Adding Ligatures in place of Kerning.

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PJMiller
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Adding Ligatures in place of Kerning.

Post by PJMiller » Thu Feb 16, 2017 6:53 pm

Many programs don't support Kerning.

Most word processors do but not all of them, when it comes to other programs whose primary purpose is not to accurately render text then the chances of it using the kerning information embedded in the font goes down considerably. Programs like ConnectedText, MyInfo and Ultra Recall do not kern.

Even some programs which really ought to kern don't, Inkscape for example.

For some of these programs it might be possible to put ligatures into the font to correctly render kerned characters, like T e being replaced by composite 'Te' ligature for example.

The only problem is that the sort of program which doesn't kern is also likely not to support ligatures either.

Just a thought.

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Re: Adding Ligatures in place of Kerning.

Post by MikeW » Thu Feb 16, 2017 7:12 pm

I like thought. I express it all the time ;-)

I do not believe it is our job in general to make up for any application's lack of abilities. I do make exceptions for certain OT features. For instance, InDesign cannot turn on hlig without scripting. So I do the same lookups for hlig in a stylistic set. There are similar other work-arounds I also do, though I try to keep them at a minimum.

Kerning would be one area I would not do so. If one designs a font with careful attention to side bearings there can be a minimum amount of kerning required for at least the lc/lc matching. In your example of the /T and, well, any x-height tall lc, I could care less if certain applications can kern them. It's not my target audience.

Mike

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Re: Adding Ligatures in place of Kerning.

Post by Bhikkhu Pesala » Thu Feb 16, 2017 10:27 pm

I add some standard ligatures for ky, tt, tty, tr, ttr, fr, ffr, etc., but not for uppercase-lowercase, Qu and Th are discretionary ligatures.
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Re: Adding Ligatures in place of Kerning.

Post by PJMiller » Thu Feb 16, 2017 11:01 pm

MikeW wrote:I like thought. I express it all the time ;-)

I do not believe it is our job in general to make up for any application's lack of abilities.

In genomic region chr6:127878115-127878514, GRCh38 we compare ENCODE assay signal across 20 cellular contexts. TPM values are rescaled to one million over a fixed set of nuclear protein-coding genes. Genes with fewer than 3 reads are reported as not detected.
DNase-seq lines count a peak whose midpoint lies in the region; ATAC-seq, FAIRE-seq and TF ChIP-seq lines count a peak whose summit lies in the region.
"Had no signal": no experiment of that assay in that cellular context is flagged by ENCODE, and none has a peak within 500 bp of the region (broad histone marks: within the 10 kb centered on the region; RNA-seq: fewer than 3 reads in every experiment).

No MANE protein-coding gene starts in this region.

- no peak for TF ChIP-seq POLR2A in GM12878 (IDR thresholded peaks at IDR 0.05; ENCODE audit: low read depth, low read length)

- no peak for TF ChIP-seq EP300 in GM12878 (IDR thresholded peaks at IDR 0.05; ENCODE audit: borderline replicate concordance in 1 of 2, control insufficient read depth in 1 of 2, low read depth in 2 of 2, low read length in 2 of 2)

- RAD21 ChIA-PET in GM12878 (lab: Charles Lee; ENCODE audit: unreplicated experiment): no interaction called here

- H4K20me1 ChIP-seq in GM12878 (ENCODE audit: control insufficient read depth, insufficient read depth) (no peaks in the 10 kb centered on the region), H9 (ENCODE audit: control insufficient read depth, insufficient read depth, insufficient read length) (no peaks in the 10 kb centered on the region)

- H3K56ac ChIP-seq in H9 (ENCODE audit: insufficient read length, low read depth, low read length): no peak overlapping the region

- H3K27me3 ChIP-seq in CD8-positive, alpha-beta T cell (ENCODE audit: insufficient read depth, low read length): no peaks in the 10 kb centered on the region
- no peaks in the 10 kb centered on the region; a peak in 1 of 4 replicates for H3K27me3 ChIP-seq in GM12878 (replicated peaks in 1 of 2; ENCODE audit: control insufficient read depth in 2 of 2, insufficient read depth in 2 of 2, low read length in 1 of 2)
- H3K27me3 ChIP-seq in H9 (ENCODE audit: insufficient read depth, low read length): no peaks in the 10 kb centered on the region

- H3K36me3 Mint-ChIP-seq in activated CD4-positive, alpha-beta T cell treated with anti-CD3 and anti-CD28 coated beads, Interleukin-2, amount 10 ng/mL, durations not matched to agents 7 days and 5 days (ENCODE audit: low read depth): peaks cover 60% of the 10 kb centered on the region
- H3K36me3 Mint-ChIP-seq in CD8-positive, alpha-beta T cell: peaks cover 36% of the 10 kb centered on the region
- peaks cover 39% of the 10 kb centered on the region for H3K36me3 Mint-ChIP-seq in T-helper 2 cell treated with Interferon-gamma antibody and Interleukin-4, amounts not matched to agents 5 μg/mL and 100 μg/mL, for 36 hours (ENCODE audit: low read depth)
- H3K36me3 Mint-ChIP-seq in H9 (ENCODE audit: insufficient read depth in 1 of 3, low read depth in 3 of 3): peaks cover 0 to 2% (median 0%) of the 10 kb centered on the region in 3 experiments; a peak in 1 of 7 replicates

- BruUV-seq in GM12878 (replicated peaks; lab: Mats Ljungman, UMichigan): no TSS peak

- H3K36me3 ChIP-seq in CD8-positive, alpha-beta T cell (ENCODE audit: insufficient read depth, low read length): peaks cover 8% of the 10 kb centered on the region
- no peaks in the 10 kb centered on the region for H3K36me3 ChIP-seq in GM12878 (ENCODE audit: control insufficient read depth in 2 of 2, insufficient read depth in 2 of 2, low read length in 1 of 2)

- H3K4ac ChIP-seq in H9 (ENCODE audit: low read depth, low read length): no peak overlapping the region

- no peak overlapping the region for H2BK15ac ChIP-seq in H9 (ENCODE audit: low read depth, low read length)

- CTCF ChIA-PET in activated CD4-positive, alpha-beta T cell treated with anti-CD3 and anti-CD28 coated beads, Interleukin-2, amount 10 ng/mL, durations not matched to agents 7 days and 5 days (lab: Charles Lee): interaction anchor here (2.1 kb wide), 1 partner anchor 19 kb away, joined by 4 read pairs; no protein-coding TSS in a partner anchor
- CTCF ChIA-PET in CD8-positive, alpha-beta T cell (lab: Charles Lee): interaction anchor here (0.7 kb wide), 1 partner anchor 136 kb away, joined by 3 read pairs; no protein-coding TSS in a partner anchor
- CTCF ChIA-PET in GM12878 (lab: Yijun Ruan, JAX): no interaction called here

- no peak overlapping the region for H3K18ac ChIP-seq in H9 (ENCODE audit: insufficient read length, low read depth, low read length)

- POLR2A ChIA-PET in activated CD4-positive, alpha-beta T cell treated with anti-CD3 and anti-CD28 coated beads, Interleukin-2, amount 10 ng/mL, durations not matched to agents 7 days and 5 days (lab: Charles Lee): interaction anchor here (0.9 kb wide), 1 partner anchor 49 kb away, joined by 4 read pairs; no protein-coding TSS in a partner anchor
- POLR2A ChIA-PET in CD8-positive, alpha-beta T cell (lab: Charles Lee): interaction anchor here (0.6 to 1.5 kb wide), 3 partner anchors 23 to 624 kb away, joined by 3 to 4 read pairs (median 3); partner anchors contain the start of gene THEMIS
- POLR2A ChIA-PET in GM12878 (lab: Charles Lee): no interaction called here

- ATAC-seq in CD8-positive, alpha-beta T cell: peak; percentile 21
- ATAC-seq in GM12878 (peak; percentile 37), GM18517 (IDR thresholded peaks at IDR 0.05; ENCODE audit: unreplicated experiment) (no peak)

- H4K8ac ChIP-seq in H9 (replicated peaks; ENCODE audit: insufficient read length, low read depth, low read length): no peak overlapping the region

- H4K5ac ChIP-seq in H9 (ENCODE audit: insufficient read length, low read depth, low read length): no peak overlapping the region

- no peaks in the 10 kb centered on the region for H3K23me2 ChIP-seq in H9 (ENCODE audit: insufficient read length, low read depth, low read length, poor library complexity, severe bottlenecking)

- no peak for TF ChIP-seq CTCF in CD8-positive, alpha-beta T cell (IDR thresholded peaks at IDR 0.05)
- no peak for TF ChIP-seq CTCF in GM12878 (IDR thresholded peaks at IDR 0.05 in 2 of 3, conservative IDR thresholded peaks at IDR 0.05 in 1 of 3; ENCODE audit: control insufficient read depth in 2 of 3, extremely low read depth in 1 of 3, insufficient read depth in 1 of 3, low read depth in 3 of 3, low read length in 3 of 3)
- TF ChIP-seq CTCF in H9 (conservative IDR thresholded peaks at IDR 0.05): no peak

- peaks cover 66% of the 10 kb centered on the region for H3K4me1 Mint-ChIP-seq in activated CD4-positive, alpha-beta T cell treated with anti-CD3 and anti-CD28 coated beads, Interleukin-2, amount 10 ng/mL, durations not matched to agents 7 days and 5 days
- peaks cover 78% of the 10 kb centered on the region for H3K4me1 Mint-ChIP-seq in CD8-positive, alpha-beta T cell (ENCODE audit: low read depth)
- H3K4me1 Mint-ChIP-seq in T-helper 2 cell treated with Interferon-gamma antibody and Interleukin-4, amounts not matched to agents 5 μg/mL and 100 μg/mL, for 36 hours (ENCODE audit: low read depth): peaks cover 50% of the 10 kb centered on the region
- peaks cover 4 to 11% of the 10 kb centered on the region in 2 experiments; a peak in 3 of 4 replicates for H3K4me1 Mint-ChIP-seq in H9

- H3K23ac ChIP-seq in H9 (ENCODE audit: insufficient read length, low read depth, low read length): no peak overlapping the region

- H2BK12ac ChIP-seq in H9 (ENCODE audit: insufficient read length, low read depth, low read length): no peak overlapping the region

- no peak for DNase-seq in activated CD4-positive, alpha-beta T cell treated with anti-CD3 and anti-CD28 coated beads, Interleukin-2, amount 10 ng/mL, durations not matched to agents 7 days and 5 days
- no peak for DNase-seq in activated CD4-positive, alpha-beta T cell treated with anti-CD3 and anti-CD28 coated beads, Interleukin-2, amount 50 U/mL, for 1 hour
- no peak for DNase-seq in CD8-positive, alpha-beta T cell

Isn't the point to try to make a font which works as well as possible for the maximum number of people ? ... and if that means using Contextual ligatures inappropriately so that they work with Microsoft Word then so be it.

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Re: Adding Ligatures in place of Kerning.

Post by MikeW » Fri Feb 17, 2017 1:26 am

PJMiller wrote:
MikeW wrote:I like thought. I express it all the time ;-) I do not believe it is our job in general to make up for any application's lack of abilities.
Isn't the point to try to make a font which works as well as possible for the maximum number of people ? ... and if that means using Contextual ligatures inappropriately so that they work with Microsoft Word then so be it.
I did write, in general...and did mention a type of work-around I do, yes?

I may occasionally even mis-use things like init, medi and fina for western connected scripts, even if it can be annoying to users in an application such as Affinity Draw where they follow the tag registry change explicitly (i.e., they are on by default).

What I wrote I wouldn't do is fake kerning by the use of ligatures. And I certainly wouldn't stick non-standard (expected) ligatures into the lig feature just so some off-beat application can appear to utilize kerning. Because what then happens when the fonts are used in proper applications? All these lig subs happen that are unexpected when the lig feature is activated.

I could care less if an application doesn't support the very most basic of font technology: kerning. And like you wrote, if they don't support kerning then likely they don't support ligs anyway. So that makes the examples kinda moot, doesn't it?

There are applications that can make use of TT fonts with kerning tables. But not TT flavor of OTFs with OT kerning nor even if both kerning schemes are included in the same font. If this is more than just theoretical in applications such as those you listed, and if you haven't tried yet, export a pure TTF with kerning tables.